‘Master of None’ Means Well When It Addresses Feminism … But Aziz Ansari Should Stick to His Own Experiences
By JORDAN ECARMA
This weekly column analyzing how women are portrayed in media is what happens when you’re a conservative feminist who loves movies (and TV). Feminism often uses the Bechdel test as a metric: Does this movie have a scene where two women with names talk about something other than a guy? The point of the test is not “movies that pass this are feminist”—it’s “this is the absolute base point of whether or not women are their own people in this movie.” I attempt to go a little further each week with a deeper analysis.
Editor’s note: Season 1 spoilers.
“Master of None” is essentially out to be my generation’s “Friends”—30-somethings navigating life and love in New York City, but with fewer laughs and more existential crises.
Not that there aren’t some laughs as well as a lot to like in “Master of None”; if you enjoy Aziz Ansari’s standup, you’ll notice storylines and comedic bits plucked from his real-life experiences. These organic moments are the best parts of the show.
While I didn’t fall in love with the pilot, the second episode of “Master of None” won me over because it was uniquely relatable. Ansari’s Dev and his friend Brian (played by Kelvin Yu) try to learn more about their parents’ story. Both Dev and Brian are children of immigrants and enjoy a better life in America thanks to their parents’ sacrifice—something they attempt to appreciate in this particular episode.
As someone who is also an immigrant’s kid, I loved Dev and Brian’s sometimes successful and heartwarming, often awkward and humorous attempts to stop taking their parents for granted. “Master of None” also succeeds when Ansari points out the subtle racism still present in the entertainment industry with the episode “Indians on TV,” which shows Dev’s struggle at casting calls. Indian actors often have to audition for stereotypes and are required to have a thick (and fake) accent to score a role, while it’s considered unnecessary to have more than one Indian actor in the same TV show or film.
So far, so good. Ansari translates his own lived experiences to this Netflix original with flair.
But when it comes to feminism (the point of this column, after all), “Master of None” stumbles with its seventh episode, “Ladies and Gentlemen.”
The best sequence in the episode illustrates the contrast between being a woman walking home in New York City and being a man. Dev and his friend Arnold meander through the park after dark and take their time getting home. Their walk is juxtaposed with a female friend’s—as any woman who has lived in a big city knows, walking home is a nerve-racking experience whether or not anything actually happens. No woman wants to end up a murder or rape statistic. At the very least, women in New York City expect to be catcalled on the sidewalk (personally, I’ve never felt safe when strange men are yelling about specific body parts at me). In “Master of None,” Diana hurries home, keeping her phone in her hand ready to dial “911” if needed. She’s followed home by a guy who was harassing her at the bar and has to call the police (that one I haven’t personally experienced, thank goodness).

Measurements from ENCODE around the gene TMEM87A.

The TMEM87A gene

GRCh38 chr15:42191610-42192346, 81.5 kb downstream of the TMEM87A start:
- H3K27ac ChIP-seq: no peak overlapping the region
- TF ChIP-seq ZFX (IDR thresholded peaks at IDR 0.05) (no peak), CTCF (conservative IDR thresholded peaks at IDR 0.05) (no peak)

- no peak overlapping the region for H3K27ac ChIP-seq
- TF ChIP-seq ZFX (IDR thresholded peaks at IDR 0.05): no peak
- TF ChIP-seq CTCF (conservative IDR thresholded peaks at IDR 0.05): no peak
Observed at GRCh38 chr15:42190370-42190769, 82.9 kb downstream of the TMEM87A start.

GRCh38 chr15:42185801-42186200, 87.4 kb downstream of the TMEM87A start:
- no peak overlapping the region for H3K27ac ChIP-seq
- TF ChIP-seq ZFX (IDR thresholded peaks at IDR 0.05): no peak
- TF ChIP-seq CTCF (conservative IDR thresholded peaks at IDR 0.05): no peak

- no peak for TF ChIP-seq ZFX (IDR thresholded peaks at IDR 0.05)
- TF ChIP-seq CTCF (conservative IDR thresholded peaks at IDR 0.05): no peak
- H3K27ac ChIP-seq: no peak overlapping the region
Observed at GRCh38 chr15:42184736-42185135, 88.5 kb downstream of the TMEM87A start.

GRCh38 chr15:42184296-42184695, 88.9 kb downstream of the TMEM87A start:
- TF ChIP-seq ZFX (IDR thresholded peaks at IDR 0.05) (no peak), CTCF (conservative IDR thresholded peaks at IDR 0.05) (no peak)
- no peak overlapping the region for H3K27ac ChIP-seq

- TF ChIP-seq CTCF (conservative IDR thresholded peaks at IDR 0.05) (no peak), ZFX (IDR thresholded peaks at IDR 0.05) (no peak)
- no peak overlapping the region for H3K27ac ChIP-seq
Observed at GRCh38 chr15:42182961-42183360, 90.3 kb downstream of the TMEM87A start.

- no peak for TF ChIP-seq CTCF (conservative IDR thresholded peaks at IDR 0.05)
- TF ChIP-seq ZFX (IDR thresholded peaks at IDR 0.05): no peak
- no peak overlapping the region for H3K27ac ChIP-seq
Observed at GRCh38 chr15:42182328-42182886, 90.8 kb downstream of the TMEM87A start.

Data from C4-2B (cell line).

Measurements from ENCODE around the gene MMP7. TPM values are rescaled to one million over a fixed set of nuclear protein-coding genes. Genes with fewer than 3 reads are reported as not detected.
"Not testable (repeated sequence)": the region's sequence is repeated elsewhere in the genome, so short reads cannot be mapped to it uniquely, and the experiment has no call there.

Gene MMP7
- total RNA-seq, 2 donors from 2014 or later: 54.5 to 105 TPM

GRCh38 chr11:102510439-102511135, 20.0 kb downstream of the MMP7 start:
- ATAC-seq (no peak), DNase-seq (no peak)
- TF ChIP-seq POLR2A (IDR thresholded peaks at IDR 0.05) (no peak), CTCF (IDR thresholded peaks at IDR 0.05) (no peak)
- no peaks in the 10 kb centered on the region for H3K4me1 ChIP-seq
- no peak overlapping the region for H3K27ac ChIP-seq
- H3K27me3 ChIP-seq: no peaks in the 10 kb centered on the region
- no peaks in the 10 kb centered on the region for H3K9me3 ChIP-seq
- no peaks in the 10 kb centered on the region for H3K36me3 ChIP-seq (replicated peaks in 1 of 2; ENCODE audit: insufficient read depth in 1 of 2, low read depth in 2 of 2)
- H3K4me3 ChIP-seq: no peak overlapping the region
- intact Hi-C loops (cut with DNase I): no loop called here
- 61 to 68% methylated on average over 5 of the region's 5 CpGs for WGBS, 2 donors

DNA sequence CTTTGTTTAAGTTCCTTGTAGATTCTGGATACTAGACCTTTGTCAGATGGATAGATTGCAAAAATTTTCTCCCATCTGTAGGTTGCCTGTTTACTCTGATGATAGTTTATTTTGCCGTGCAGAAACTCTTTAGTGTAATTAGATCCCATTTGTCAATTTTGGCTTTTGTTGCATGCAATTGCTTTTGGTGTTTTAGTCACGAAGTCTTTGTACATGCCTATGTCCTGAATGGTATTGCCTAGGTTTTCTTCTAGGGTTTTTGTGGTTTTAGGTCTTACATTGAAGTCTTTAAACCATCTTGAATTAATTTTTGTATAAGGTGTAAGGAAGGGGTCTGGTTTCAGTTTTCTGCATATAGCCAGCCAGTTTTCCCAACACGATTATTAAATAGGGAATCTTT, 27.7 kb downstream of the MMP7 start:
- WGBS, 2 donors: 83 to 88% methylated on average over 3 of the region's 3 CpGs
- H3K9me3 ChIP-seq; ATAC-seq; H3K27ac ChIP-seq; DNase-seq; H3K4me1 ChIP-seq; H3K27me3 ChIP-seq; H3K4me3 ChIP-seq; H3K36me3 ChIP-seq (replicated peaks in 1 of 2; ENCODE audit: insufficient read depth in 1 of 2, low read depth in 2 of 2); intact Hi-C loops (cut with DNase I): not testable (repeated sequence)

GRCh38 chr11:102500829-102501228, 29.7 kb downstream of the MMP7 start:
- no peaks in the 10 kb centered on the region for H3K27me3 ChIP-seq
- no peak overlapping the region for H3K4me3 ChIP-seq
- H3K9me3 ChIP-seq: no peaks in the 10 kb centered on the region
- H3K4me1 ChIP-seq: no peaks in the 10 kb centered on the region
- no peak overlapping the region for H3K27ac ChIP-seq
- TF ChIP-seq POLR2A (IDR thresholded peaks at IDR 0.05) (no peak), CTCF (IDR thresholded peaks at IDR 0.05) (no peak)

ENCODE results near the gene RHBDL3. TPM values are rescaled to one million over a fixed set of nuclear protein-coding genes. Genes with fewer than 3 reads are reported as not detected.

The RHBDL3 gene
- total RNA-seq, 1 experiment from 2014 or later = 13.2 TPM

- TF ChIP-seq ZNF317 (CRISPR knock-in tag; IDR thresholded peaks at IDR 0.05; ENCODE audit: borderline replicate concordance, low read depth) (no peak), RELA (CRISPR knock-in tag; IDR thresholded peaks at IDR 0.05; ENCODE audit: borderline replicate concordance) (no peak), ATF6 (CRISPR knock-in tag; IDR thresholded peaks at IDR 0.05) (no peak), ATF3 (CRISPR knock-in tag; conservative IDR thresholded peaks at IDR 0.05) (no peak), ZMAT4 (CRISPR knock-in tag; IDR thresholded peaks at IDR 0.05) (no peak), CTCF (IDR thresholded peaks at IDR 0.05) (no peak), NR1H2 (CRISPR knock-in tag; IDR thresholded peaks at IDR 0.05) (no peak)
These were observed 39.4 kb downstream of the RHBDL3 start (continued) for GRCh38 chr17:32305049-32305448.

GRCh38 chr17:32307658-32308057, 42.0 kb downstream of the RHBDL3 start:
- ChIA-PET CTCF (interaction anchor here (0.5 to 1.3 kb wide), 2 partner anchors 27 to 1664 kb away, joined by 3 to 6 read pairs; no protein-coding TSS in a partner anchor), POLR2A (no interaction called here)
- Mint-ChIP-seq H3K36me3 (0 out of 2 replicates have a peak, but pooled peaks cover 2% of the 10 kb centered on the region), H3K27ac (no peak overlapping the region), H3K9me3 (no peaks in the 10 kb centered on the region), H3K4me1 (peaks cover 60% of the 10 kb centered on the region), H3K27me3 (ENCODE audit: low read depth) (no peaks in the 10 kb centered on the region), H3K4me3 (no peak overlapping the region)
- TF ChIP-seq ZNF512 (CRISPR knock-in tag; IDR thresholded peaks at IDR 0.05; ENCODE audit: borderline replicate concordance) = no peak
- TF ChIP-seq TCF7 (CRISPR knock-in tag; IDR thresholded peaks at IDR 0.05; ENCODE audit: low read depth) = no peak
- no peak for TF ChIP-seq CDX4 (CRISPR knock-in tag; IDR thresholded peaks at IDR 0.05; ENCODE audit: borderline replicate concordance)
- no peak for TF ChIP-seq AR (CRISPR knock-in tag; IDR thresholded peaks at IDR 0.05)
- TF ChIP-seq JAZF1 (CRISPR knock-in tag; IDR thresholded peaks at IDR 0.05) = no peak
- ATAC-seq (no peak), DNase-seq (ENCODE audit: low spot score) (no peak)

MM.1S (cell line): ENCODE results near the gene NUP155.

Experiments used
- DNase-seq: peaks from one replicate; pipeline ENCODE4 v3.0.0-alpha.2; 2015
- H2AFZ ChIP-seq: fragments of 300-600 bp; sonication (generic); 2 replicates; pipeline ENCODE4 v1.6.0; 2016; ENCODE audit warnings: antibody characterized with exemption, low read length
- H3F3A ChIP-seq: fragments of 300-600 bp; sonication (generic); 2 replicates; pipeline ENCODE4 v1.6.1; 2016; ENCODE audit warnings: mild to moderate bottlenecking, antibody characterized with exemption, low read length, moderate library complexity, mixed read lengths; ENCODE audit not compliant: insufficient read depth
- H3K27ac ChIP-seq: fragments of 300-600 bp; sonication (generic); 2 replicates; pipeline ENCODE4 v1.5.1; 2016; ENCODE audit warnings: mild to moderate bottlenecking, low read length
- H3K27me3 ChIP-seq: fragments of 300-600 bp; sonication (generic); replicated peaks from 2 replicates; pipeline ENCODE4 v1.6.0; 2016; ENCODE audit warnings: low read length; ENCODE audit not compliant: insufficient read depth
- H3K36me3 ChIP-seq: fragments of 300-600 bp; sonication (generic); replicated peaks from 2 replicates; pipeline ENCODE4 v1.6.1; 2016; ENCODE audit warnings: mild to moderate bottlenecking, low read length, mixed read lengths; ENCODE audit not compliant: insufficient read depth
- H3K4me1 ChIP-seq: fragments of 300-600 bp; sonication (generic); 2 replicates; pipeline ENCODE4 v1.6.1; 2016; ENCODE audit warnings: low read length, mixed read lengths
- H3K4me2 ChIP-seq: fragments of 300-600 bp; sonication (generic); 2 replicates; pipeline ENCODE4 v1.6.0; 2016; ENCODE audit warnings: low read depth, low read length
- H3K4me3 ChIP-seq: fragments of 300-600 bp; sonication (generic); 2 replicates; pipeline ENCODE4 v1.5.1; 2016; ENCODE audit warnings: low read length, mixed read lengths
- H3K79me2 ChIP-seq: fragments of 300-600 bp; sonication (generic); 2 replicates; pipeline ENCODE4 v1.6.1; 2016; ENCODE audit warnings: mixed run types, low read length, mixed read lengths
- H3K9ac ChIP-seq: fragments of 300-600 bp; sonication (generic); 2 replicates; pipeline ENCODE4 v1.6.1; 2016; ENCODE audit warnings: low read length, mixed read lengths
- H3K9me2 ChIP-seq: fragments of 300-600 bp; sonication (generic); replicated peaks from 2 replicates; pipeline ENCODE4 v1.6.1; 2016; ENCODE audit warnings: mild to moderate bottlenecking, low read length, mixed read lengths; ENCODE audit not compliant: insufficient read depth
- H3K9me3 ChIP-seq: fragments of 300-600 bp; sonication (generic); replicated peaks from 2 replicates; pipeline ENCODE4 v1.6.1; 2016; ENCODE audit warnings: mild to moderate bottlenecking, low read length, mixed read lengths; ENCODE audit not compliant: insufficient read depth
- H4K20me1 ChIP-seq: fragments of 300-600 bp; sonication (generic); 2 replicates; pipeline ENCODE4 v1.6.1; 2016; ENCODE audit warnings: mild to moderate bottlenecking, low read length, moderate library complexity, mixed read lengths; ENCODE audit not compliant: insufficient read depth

In the episode, Dev learns about harassment, stalking and other things that women commonly experience but men typically don’t have to worry about. The best scenes are the ones where women describe their experiences; for example, Dev’s girlfriend, Rachel, talks about how she can put a harmless photo of a sandwich on Instagram and get weird sexual comments simply because she’s a woman.
But “Master of None” unfortunately puts most of its feminist lines in Dev’s mouth, turning him into a kinda annoying know-it-all male feminist and making the episode uncomfortably heavy-handed.
Don’t worry … I’m not labeling Ansari “problematic” or any such nonsense.
In fact, I think “Master of None” is a very feminist show—not for the sake of that episode, but because of its prevalent female characters. Denise (Lena Waithe) and Rachel (Noël Wells) are in more episodes than any other character besides Dev and have Bechdel test-approved conversations with other women. They are also both unique, complex, intriguing characters (arguably, more so than any of Dev’s male friends). “Master of None” is delightfully inclusive, featuring both a racially diverse cast and a natural balance of male and female characters, standing out in an entertainment world where people are still realizing that women are half the population.
For better or worse, “Master of None” is an accurate representation of millennials … in both its faults and virtues. Millennials tend to alternate between heady optimism and existential cynicism. We are adventurous, curious and open-minded. But like Ansari’s Dev (and “Master of None” itself), millennials often struggle with a sense of purpose. They insist on finding the “perfect” life to feel complete—the dream job, the absolutely ideal soulmate, a checklist of accomplishments that may or may not be realistic.
Dev and his live-in girlfriend Rachel break up at the end of the show after a long-term relationship with many fulfilling moments because they’re not “100 percent sure” that they are perfect for each other. But Dev, Rachel and millennials in general would be better off if they embraced life and love as they are (raw and imperfect, yet precious) instead of chasing some 100-percent ideal that doesn’t really exist.
Jordan Ecarma is a former journalist now living the millennial dream: getting paid for writing Facebook statuses (that is, digital PR). She watches her use of the f-word (“feminism”) around conservatives and the c-word (“conservatism”) around feminists. Find her under @JordanEcarma.